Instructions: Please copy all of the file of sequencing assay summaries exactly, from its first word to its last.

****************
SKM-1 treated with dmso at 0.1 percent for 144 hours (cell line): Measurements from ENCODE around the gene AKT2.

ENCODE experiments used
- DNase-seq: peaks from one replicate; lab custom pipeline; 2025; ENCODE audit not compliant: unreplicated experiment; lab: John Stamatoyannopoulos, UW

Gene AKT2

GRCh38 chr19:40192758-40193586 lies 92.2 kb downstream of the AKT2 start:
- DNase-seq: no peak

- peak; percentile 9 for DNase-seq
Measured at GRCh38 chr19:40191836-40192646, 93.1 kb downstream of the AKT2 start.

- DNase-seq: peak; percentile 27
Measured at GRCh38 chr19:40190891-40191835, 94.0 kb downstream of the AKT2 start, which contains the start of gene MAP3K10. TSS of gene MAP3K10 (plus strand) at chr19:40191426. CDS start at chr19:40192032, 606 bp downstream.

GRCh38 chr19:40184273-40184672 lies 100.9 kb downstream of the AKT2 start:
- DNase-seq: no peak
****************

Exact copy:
SKM-1 treated with dmso at 0.1 percent for 144 hours (cell line): Measurements from ENCODE around the gene AKT2.

ENCODE experiments used
- DNase-seq: peaks from one replicate; lab custom pipeline; 2025; ENCODE audit not compliant: unreplicated experiment; lab: John Stamatoyannopoulos, UW

Gene AKT2

GRCh38 chr19:40192758-40193586 lies 92.2 kb downstream of the AKT2 start:
- DNase-seq: no peak

- peak; percentile 9 for DNase-seq
Measured at GRCh38 chr19:40191836-40192646, 93.1 kb downstream of the AKT2 start.

- DNase-seq: peak; percentile 27
Measured at GRCh38 chr19:40190891-40191835, 94.0 kb downstream of the AKT2 start, which contains the start of gene MAP3K10. TSS of gene MAP3K10 (plus strand) at chr19:40191426. CDS start at chr19:40192032, 606 bp downstream.

GRCh38 chr19:40184273-40184672 lies 100.9 kb downstream of the AKT2 start:
- DNase-seq: no peak